Many thanks also to Maggie Taylor-Sanders and Heather Allan and everyone at PCCS Books who bravely dared to publish this unlikely book. PCCS have repeatedly shown their commitment to the first-person voice of madness and I feel privileged to join their list of very fine books and authors.

Finally, I must acknowledge my immediate family who endured so much during my struggles but were always there for me.  My mother Sonya would have delighted in my graduation but she sadly, though peacefully, died in 2004.  But she did live to see me finally win my freedom, which was a far greater joy for her than any graduation ceremony.  Her beloved partner of 56 years, my father Bob, was at my graduation in 2006 but will miss the launch of this book, passing away in 2008, age 89.  Bob was the most enthusiastic supporter of my work with his usual flair for daring to ask the hard questions with a wit and humour that never wavered.  Twin brother Mike and sister Barb, who make brief appearances in this book, were often in the front-line of my madness when it was burning hot – frightening, bewildering, frustrating, sometimes infuriating.  But never did their love waver, though at times it was the ‘tough love’ often required at these times, perhaps the toughest love of all to give.  Sisters Megan and Sally were not quite so close to it being so far away geographically, but their love and support were always near.  And Megan’s own journey of recovery continues to be a joy and inspiration for us all.  It’s doubtful if I could have done a project such as this book, and the accompanying PhD, if anyone in my family, especially my mum or dad, had asked me not to, which many families might.  But I have only ever received support and encouragement from this extraordinary family.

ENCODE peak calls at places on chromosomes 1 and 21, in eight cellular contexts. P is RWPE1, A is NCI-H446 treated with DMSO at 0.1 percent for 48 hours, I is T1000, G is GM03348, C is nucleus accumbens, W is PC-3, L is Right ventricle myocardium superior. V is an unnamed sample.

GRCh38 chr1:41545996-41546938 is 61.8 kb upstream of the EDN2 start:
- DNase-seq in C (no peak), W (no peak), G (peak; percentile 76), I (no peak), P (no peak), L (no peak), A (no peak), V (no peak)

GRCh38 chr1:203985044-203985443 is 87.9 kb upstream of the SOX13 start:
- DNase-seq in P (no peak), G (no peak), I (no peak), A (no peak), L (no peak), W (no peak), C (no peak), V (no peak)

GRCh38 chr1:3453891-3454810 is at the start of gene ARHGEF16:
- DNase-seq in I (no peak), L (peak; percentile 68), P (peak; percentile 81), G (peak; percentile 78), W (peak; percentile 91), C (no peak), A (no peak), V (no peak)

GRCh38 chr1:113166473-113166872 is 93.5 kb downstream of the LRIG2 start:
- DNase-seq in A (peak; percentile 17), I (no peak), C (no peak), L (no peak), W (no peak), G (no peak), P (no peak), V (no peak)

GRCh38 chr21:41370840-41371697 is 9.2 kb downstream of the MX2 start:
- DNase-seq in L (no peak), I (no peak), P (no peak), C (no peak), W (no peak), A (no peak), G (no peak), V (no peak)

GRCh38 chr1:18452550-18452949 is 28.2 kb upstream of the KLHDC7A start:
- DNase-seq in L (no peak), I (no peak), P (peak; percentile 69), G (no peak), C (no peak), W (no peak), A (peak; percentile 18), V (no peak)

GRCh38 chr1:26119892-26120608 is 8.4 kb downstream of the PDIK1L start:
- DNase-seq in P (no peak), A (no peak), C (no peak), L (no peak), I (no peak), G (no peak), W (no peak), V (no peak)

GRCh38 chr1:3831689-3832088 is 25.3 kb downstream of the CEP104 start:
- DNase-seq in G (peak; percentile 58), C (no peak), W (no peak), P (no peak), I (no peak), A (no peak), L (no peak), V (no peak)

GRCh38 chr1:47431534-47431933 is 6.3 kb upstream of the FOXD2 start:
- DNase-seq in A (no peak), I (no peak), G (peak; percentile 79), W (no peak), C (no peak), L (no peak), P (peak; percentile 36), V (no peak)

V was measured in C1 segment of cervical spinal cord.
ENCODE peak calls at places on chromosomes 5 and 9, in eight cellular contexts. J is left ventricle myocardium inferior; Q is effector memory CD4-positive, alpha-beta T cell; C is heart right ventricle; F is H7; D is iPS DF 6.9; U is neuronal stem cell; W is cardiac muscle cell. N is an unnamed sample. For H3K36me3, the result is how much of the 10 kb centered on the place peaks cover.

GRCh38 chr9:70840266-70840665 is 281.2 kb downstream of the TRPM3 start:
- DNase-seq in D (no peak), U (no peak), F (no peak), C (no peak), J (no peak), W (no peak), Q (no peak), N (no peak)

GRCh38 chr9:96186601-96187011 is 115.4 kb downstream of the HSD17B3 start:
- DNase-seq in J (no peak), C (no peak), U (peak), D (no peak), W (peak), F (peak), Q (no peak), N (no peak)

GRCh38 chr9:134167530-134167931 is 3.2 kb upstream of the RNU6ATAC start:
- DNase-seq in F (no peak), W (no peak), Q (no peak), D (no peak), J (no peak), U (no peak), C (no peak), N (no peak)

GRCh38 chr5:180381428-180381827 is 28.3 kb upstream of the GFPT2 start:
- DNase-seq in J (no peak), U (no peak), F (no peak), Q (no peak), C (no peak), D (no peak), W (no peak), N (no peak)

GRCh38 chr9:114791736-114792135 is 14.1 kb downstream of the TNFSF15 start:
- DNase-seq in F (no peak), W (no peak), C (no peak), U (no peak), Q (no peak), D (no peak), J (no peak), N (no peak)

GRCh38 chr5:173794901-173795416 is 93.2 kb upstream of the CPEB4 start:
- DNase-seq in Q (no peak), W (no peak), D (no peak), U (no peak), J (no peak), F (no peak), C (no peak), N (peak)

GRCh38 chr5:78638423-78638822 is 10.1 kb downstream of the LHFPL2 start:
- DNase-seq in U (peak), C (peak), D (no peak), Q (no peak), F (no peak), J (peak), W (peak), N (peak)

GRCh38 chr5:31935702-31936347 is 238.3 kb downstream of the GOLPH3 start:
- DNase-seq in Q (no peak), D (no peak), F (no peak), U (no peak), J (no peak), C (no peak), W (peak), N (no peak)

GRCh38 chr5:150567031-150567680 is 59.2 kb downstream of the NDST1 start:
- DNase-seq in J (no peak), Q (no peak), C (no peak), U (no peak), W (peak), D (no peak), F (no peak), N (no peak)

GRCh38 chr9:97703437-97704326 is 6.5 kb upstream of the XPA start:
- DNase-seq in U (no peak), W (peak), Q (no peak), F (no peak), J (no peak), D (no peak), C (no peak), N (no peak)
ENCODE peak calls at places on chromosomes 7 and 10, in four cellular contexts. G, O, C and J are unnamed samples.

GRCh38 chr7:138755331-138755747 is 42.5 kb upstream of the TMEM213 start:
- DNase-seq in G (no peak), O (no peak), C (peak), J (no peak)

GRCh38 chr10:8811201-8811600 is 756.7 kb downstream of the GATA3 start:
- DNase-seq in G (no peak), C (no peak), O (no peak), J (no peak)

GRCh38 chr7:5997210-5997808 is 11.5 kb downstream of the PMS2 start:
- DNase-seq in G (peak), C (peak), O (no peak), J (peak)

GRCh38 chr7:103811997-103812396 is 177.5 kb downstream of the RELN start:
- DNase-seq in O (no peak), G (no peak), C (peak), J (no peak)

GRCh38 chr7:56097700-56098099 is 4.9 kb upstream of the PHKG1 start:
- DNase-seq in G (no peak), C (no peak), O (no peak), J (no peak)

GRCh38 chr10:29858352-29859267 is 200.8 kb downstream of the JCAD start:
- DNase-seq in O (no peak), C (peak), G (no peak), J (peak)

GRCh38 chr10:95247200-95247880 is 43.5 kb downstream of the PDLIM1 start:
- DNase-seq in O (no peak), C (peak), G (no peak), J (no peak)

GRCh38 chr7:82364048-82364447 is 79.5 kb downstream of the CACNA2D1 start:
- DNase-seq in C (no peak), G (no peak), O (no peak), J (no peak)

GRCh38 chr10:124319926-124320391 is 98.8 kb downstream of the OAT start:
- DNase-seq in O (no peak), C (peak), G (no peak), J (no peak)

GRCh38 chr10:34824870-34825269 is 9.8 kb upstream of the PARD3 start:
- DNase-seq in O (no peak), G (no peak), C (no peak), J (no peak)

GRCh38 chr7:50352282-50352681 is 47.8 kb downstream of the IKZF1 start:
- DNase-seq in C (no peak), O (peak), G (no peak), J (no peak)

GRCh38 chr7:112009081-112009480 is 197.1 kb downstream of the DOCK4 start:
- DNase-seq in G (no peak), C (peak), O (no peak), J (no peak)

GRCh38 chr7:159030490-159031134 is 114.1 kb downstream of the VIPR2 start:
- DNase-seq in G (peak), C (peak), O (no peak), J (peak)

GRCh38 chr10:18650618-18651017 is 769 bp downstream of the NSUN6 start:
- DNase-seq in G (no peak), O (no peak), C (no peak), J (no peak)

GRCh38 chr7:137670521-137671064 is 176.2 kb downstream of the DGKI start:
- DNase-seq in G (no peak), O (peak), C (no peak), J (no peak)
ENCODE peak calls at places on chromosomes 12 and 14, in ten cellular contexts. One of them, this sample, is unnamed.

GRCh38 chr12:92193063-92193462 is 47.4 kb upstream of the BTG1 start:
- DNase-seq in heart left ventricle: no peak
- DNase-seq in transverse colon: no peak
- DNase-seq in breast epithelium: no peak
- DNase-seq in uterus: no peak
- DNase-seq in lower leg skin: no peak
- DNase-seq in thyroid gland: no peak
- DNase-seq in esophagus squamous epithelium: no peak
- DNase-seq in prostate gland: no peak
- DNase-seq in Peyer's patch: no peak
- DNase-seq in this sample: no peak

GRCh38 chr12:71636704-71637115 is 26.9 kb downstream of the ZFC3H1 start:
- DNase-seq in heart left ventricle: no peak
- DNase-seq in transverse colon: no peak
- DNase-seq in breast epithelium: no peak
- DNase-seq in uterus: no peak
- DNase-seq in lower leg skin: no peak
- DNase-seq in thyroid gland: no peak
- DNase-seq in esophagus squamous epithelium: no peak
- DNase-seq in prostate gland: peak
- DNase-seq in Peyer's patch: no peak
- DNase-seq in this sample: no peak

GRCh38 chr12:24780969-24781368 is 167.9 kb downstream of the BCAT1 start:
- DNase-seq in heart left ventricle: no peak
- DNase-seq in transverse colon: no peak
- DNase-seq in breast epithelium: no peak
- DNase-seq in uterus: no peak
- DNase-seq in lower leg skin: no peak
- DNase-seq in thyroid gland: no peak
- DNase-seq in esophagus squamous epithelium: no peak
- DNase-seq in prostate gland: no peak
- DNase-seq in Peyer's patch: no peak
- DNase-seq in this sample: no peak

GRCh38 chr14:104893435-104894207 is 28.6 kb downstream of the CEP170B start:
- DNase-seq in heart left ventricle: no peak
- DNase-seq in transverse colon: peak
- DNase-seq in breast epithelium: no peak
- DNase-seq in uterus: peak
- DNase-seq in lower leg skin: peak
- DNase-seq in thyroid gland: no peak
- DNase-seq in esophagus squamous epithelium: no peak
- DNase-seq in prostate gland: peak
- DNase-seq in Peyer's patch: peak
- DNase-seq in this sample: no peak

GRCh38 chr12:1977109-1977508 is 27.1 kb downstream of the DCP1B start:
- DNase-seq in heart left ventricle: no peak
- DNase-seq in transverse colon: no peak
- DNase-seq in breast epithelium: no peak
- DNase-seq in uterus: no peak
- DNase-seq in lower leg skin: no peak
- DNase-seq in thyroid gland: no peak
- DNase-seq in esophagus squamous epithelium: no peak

Before finishing, I must now also acknowledge the new ‘family’ that has appeared in my life since I stopped wanting to kill myself.  It is impossible to describe Elaine’s contribution to my work as my first reader, my keenest critic, and my closest confidante on this literary journey and now, it seems, in life.  Her kids Leo and Helen, now with their partners Victoria and Simon, have warmly and generously welcomed this stranger into their mother’s life, contributing their own intelligent, youthful wisdom to my work.  I’m especially pleased that Helen allowed me to use her extraordinary painting as the cover for the book, and thanks also to Simon for taking the great photo of it that made this possible.  And now, Helen and Simon have given us young Mallee, another teacher for me, this time teaching me how to be a grandad without ever having been a dad.

Needless to say, the responsibility for any arguments, errors, points of view or opinions expressed in this book rests entirely with me.

I now finish and at the same time start all over again by once more bowing low and humbly acknowledging, with silent, nameless reverence, the hundred or so people in Australia who will try to kill themselves today, six or seven of whom will succeed …

David Webb, Melbourne, 2010